70 YEARS AND COUNTING
Handloader|February - March 2022
The .222 Remington is Not Old Yet
Terry Wieland

The .222 Remington is now 70 years old – venerable by any standard except geologic time – and its praises have been sung (by my count) by three generations of writers. It’s unquestionably the most influential small-caliber rifle cartridge of the twentieth century, ranking with the .30-06 and .375 Holland & Holland in terms of impact and progeny.

That being the case, one wonders, what on earth is left to say about it? The truth is, not much, except that many of today’s riflemen, especially new shooters, probably have not read everything that’s gone before. In fact, many have either never heard of the .222 or dismissed it as an octogenarian has-been. If that’s the case, they’re missing a bet, because the .222 Remington is one of the sweetest little numbers ever created, still excellent for a range of uses, some of which did not even exist when Remington unveiled it in 1950.

The .222, or “triple deuce” as some “slangsters” like to call it, was introduced into a world that was vastly different than today. Even five years after the end of the war in Europe, American factories had still not returned to full civilian production, and shooters had a vast appetite for anything that would go “bang,” as well as the wherewithal to keep doing so.

The 1930s had seen a proliferation of what were then termed “varmint” cartridges, the varmint in question being primarily the eastern woodchuck. The fad for high-velocity .22 centerfires began with the .22 Hornet in the 1920s and went on to include the .220 Swift and a rash of wildcats. All had one problem or another. Some had rims, which were old-fashioned; others were chambered in rifles with tubular magazines, requiring ballistically-inferior flat nose bullets; as for the Swift, the cartridge that broke the 4,000 feet per second (fps) barrier, it was just too much for most shooters: Too loud, too powerful, too hard on barrels.

When the dust settled after the war, Remington decided to start with a completely clean slate and design a brand-new cartridge and a modern, accurate rifle to go with it. Remington designer Mike Walker was put on the project, and after looking at what was available as a “basic” case to start from, decided to design one that was completely new. The result was a trim little rimless cartridge, with slight body taper, a sharp shoulder, and enough neck to hold bullets firmly without crimping. Many have called it a scaled-down .30-06, and the comparison is not inapt, as the accompanying photograph shows.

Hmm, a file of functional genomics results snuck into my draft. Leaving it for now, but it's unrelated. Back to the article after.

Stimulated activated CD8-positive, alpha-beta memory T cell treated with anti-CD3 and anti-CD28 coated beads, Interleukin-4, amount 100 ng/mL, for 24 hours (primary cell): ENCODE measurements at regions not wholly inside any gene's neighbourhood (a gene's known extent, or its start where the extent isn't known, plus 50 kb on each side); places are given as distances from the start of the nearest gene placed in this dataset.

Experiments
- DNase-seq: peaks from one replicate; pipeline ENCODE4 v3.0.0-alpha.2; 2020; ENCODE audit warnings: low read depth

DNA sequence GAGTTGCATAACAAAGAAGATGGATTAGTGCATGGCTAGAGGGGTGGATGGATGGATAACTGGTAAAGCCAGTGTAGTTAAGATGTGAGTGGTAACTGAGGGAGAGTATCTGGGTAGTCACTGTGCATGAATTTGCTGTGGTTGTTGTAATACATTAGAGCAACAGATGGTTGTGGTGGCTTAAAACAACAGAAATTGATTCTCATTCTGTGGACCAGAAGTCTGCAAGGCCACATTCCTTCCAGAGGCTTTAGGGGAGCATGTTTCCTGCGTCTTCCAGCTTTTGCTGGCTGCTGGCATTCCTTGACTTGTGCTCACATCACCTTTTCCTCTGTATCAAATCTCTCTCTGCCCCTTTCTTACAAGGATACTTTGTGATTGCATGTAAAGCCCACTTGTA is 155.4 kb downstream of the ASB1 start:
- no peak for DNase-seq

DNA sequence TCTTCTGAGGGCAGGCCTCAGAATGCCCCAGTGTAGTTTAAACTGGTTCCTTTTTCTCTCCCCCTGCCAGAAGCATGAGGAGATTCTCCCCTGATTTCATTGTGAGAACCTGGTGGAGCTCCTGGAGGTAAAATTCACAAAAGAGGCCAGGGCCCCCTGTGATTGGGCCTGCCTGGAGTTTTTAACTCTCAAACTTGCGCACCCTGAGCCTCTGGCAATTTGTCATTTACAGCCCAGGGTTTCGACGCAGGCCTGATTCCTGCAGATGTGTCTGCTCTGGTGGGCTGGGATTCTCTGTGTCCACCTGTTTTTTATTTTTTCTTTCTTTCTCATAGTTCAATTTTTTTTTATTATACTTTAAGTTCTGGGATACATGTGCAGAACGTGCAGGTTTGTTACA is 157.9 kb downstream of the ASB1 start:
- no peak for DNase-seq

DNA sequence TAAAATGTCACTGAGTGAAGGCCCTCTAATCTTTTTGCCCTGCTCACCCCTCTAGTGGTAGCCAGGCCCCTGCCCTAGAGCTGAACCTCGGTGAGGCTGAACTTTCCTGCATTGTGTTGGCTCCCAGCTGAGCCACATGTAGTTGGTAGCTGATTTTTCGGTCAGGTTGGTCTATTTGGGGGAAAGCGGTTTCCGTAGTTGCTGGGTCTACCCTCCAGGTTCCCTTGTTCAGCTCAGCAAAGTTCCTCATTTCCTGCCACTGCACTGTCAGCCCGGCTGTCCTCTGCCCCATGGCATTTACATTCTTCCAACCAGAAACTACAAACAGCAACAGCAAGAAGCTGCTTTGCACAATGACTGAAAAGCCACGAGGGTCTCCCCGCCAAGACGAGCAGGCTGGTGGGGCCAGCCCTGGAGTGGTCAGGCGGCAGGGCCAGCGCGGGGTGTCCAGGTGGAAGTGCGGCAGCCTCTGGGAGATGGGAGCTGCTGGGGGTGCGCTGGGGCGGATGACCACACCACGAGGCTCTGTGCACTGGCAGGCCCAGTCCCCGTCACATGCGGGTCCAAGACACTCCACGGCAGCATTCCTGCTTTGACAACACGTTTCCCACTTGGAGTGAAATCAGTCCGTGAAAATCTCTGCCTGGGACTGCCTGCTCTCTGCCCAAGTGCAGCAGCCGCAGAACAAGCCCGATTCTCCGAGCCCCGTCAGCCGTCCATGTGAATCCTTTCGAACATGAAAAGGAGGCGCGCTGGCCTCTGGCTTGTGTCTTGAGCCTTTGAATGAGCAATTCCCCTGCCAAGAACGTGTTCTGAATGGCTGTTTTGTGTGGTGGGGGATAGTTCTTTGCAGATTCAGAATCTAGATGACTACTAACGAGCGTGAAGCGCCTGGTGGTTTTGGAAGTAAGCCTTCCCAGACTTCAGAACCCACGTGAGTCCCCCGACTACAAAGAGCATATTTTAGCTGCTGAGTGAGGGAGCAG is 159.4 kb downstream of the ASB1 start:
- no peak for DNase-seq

Unsurprisingly, the new cartridge had some teething problems. Its original 48-grain bullet was prone to ricochets. Remington thinned the jacket, which allowed more room for lead, and the resulting bullet weighed 50 grains. That became the standard, and the usually touted velocity was 3,200 fps. Some loads were slower, others faster, but 3,200 was the benchmark.

The rifle Remington made to go with it was the Model 722 bolt action. It was plain, bordering on homely, but it was inexpensive, and boy, was it accurate – by 1950 standards, at least. The 722 marked the beginning of Remington’s dominance in the field of accuracy for the next 50 years.

Not coincidentally, Mike Walker was one of the prime movers in the sport of benchrest shooting, then in its infancy, and the .222 Remington quickly established itself as the king of benchrest. For the next 25 years, it was noteworthy if someone won a match with anything other than a .222. It was not finally dethroned until the early 1980s, with the development of the 6 PPC.

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